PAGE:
Jones Elementary School now has a locked entryway that serves as a secure room for visitors to campus looking to be buzzed into the school. The entryway is locked off from the school itself.
“By doing the security upgrades, we are just limiting access to anyone unless they really truly need to come into the building," Pikeland School District Superintendent Paula Hawley said.
The Raptor system is operated by the school’s security monitor and checks visitor’s state-issued IDs against national sex offender databases.
Most people are at a loss when trying to relate to the horrors and fear associated with a school or workplace shooting.
Walking around college campuses and universities it is commonplace to see students walking to and from classes, studying in the library, and now playing Fortnite in the student center with their free time.
As the job market grows increasingly competitive for top talent, and as new tech allows more freedom and flexibility for employees, many businesses have implemented highly flexible work hours and additional remote worker benefits to stay competitive in the market.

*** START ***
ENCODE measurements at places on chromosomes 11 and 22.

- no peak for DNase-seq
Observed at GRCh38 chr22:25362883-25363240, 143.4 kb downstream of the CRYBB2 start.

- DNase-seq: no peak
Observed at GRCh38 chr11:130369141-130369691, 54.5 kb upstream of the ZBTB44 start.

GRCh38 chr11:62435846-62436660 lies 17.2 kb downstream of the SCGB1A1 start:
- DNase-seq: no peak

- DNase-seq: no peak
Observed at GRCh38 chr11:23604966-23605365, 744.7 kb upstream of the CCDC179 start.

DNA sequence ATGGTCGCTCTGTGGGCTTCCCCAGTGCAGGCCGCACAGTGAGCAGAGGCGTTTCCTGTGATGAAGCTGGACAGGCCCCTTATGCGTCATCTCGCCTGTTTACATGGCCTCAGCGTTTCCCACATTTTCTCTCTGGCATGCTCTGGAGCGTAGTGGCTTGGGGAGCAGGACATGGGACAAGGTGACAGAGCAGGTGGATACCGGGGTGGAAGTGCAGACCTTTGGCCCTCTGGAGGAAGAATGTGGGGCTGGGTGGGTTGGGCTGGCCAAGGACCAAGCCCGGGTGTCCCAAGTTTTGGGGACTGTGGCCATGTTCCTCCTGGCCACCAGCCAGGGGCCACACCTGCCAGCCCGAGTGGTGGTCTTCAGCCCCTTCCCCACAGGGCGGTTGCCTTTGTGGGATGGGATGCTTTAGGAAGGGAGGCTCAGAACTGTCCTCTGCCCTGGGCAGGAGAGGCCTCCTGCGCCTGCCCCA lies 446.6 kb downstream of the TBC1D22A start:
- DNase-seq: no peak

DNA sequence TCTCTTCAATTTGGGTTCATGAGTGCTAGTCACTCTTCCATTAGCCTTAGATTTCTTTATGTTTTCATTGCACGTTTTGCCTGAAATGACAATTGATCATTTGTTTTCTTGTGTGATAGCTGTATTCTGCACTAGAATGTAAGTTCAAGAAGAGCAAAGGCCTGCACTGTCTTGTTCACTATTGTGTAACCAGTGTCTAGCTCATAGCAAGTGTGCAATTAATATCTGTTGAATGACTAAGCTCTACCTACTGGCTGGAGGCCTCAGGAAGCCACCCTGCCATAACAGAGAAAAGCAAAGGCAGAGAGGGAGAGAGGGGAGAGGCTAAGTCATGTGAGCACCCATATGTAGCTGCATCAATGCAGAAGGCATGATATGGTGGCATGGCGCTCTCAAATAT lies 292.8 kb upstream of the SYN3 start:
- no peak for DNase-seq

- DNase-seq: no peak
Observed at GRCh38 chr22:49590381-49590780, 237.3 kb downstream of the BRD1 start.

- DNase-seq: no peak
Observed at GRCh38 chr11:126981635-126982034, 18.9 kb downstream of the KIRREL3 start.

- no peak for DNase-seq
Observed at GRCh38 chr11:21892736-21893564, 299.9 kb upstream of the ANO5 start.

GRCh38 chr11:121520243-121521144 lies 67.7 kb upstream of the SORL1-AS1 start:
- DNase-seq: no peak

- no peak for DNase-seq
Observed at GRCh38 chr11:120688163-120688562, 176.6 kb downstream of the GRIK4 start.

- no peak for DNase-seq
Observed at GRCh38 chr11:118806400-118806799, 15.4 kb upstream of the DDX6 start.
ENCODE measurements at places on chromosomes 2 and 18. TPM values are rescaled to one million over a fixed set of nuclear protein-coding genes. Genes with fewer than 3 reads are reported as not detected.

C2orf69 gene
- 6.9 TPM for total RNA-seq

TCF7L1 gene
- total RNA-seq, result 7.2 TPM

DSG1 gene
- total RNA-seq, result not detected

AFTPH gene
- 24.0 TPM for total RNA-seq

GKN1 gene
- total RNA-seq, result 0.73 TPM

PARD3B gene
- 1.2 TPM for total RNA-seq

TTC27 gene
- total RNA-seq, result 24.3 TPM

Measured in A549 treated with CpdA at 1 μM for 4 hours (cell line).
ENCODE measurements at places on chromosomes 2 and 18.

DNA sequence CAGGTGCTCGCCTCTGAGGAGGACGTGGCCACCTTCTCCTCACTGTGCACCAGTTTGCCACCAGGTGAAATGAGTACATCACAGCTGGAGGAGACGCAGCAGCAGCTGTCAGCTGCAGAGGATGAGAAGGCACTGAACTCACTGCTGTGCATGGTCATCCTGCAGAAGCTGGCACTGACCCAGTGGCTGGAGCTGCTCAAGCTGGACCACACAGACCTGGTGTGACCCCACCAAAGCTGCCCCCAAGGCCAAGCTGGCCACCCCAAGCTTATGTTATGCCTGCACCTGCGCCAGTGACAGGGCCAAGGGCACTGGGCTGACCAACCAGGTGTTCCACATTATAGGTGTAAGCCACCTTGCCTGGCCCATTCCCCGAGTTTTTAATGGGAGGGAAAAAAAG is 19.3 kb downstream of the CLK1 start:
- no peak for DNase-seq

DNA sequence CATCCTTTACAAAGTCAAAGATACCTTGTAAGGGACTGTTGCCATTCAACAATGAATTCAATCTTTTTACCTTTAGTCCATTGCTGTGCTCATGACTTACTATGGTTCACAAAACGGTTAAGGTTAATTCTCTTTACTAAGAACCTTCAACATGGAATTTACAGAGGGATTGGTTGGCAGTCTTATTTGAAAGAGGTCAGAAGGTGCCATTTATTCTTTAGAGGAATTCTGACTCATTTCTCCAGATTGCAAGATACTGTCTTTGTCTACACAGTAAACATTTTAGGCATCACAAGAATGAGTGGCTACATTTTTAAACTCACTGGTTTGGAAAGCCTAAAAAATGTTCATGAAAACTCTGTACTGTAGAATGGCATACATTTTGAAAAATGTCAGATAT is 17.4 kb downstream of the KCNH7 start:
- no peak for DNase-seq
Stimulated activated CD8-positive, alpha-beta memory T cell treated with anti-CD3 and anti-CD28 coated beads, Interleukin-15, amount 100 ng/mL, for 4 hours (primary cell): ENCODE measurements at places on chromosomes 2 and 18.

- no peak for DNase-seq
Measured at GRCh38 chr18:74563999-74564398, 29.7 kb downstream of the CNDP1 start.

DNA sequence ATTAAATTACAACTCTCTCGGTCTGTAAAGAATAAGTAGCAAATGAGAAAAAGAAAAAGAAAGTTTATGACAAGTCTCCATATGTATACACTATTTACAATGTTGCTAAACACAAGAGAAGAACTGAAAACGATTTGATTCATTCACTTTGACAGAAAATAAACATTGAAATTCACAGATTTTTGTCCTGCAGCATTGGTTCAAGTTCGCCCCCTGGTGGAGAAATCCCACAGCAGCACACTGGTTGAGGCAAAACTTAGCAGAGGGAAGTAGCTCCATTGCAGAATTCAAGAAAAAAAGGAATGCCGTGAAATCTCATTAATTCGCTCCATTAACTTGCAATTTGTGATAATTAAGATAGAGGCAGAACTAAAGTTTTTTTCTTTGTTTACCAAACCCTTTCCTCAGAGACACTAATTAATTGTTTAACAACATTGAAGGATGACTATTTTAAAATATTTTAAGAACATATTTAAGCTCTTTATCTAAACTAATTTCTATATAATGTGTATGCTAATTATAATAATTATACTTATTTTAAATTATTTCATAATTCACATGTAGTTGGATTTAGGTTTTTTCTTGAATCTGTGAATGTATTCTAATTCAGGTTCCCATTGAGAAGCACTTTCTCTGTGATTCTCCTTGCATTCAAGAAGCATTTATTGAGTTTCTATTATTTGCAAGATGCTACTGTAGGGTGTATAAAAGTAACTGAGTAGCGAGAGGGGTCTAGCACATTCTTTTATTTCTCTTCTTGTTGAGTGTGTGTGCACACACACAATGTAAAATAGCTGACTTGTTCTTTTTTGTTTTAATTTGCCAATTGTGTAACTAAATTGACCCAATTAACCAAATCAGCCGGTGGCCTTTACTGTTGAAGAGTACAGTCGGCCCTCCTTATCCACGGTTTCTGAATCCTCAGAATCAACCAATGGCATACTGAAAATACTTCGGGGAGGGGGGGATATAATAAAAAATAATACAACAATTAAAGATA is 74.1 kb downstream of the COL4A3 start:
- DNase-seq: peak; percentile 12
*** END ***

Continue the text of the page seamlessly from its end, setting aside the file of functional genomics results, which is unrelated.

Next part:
The iris data is handled entirely by IT staff at Auburn, said Jeff Kohler, a product development director at Princeton Identity, who provides the iris reading technology. Instead of storing the data on the iris readers, it’s encrypted and stored on Auburn’s network “with all of the Auburn security aspects,” Kohler said.
After a visitor enters through the front door, they step into the vestibule, which contains a security camera and a staff member seated in a small enclosure behind bullet-resistant glass.
"The purpose, of course, is to secure the facility, but also to provide a consistent, systemic way to validate anyone who has business on campus," Superintendent Tim Wyrosdick told the Pensacola News Journal.
"[The buzzer system] allows us to see and talk to whoever wants to enter the building, if we need to see an ID they can hold up an ID we can take a picture of that," Campus Police Chief Samuel Brown said.